How would your life become even more fulfilling and meaningful if you embraced Chief Seattle’s coaching?
“Give every day the chance to become the most beautiful day of your life.”
—Mark Twain, pen name of Samuel Clemens
Image from Unsplash by Fikri Rasyid
Consider your life as a roll of bathroom tissue.
When you are born you have 1,000 sheets to use. As the days, weeks, months and years pass, you begin to notice the roll is spinning faster. Perhaps you are now closer to the end of the roll than the beginning.
Consider the idea that rather than fretting that some or even many of those sheets have been wasted or lost, you still have the opportunity to make each moment of every day something to joyfully enjoy and celebrate.
How can and will you be far more intentional about making the most of each precious and beautiful day ahead?
“The rising sun blesses my mind with joy. The setting sun blesses my heart with peace.”
—Sri Chinmoy, 20th Century Indian Spiritual Leader
Image from Unsplash by John Towner
Before electricity and the light bulb, our sun and perhaps the occasional fire influenced every aspect of life.
Sunlight was man’s alarm clock to rise and go about the day, to survive and be productive.
When the sun went down, it was time to relinquish our efforts and find safety in our homes with our family. It was time, hopefully, to settle into a peaceful and safe slumber until the sun woke us again.
How has the world — and particularly your life — changed from this simpler time? Consider the fact that we live in a world where the lights never seem to go out, even if its the dim light of your smart phone or the numbers on your alarm clock.
How much additional joy and peace might you experience if you more fully embraced a life guided further by the rising and setting of the sun?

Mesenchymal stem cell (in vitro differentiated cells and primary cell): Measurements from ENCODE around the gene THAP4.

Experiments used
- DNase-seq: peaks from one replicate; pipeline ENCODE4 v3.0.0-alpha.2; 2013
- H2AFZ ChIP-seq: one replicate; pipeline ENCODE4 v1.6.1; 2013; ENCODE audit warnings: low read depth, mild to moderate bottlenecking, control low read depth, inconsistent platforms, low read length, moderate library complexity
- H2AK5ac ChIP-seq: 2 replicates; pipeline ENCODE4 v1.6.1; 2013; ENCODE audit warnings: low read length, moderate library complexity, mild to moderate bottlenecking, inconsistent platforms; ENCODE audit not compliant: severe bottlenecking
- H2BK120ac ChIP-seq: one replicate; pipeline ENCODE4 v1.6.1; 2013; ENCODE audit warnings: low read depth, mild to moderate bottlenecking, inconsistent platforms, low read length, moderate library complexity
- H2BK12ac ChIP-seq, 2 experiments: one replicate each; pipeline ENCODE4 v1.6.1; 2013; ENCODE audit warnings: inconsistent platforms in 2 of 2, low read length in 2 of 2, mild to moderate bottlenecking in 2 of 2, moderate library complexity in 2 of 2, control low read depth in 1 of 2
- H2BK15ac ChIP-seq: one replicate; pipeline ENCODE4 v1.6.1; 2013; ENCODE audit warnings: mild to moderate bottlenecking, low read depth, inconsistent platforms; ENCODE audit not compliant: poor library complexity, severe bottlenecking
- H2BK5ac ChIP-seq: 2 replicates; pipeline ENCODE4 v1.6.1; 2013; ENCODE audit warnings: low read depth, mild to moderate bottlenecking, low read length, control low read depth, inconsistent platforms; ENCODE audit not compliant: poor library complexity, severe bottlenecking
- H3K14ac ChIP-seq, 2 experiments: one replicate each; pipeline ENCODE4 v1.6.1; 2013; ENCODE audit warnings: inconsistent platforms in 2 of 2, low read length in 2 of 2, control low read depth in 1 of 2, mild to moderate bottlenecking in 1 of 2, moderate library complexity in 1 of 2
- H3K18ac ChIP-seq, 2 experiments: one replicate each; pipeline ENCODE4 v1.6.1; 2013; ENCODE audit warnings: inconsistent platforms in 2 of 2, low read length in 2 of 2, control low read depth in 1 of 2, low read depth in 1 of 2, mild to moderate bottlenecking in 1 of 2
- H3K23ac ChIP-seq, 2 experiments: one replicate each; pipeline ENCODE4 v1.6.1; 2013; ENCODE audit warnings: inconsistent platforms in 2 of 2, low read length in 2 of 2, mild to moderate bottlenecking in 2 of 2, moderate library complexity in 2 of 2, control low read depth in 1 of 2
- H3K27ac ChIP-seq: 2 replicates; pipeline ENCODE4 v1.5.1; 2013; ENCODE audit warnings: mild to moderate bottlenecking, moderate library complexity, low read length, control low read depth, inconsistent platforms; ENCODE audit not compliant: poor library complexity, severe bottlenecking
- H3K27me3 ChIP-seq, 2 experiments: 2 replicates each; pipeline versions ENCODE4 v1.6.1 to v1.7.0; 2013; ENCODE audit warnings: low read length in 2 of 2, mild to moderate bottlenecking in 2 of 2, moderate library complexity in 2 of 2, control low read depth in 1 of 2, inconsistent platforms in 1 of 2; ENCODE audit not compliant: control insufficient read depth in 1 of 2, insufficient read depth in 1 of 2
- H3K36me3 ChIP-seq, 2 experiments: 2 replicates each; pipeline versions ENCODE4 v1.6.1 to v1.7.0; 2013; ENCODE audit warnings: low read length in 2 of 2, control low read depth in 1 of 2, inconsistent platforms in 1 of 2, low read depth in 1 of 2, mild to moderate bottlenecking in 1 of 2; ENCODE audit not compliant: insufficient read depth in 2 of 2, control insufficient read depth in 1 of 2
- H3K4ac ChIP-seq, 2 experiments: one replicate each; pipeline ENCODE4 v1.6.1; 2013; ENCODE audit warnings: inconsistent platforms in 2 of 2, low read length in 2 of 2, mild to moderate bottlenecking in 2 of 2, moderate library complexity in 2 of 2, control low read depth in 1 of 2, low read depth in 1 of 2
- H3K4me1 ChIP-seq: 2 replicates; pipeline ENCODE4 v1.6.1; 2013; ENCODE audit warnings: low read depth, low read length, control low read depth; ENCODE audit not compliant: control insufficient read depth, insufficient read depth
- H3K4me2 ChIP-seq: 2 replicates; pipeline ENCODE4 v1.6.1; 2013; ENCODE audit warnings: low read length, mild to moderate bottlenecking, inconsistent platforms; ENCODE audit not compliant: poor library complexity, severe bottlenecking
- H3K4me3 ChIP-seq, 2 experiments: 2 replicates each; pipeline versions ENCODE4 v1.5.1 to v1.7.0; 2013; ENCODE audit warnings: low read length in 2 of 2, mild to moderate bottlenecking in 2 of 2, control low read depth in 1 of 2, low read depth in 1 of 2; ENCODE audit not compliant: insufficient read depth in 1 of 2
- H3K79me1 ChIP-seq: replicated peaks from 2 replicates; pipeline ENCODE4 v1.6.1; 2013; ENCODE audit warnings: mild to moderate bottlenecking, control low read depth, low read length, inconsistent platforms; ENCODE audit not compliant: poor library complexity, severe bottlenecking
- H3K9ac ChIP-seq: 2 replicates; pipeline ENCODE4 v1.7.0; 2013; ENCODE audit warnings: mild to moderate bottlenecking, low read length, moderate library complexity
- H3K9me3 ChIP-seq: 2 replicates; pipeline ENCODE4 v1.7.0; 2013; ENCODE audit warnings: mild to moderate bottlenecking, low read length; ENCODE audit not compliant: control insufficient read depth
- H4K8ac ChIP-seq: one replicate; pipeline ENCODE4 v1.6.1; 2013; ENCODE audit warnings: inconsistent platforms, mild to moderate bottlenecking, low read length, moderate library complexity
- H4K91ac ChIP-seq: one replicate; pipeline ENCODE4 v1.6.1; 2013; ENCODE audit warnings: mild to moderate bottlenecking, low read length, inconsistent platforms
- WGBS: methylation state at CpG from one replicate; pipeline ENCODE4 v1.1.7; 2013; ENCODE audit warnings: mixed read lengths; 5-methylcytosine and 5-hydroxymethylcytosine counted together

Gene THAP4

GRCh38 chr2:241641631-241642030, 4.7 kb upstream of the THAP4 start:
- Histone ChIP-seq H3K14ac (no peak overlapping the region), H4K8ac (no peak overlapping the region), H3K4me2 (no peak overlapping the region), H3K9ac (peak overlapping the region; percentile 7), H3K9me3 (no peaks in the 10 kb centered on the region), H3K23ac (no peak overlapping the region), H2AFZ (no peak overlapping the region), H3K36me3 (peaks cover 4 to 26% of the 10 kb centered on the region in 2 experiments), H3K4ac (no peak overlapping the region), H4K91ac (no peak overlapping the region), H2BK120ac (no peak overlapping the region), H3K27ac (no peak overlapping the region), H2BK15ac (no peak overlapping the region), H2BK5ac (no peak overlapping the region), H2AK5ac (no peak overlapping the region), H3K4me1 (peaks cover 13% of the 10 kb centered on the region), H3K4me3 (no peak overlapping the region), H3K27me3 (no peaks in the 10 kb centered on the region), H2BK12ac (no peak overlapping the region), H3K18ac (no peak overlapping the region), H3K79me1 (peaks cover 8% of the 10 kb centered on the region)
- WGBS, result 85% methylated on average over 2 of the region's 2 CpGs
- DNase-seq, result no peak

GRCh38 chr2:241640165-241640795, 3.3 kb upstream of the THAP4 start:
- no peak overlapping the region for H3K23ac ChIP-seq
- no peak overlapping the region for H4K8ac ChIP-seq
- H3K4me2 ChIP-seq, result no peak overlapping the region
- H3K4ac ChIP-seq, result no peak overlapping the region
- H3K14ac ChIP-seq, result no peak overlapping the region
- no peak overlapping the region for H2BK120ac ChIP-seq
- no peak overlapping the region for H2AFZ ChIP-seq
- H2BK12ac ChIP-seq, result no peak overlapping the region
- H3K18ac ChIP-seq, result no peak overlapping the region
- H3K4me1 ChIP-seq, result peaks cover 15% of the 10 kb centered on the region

Consider reading Waking up to the Dark – Ancient Wisdom for a Sleepless Age, by Clark Strand.
“I am more distress-avoidant than I am joy-seeking.”
—Malcolm Gladwell, Canadian journalist, Author, and public speaker
“Creative Tension” is a term coined by Robert Fritz in his book The Path of Least Resistance from the late 1980s.
Essentially, it describes the tension that exists between our perception of our current reality and our vision for the future. Fritz points to the desirable and attractive nature of a committed vision, which draw or pulls our reality closer to it.
A common example of this phenomenon is the TGIF (Thank Goodness It’s Friday) approach many people experience as they look toward the weekend. Unfortunately, this concept also applies to the less desirable future which many people experience Sunday night if the prospects of Monday morning are experienced with apathy or dread.
To what degree are you more joy-seeking than distress-avoidant in your personal and professional lives? What actions can and will you take to intentionally design more positive experiences in the days, weeks, and years ahead?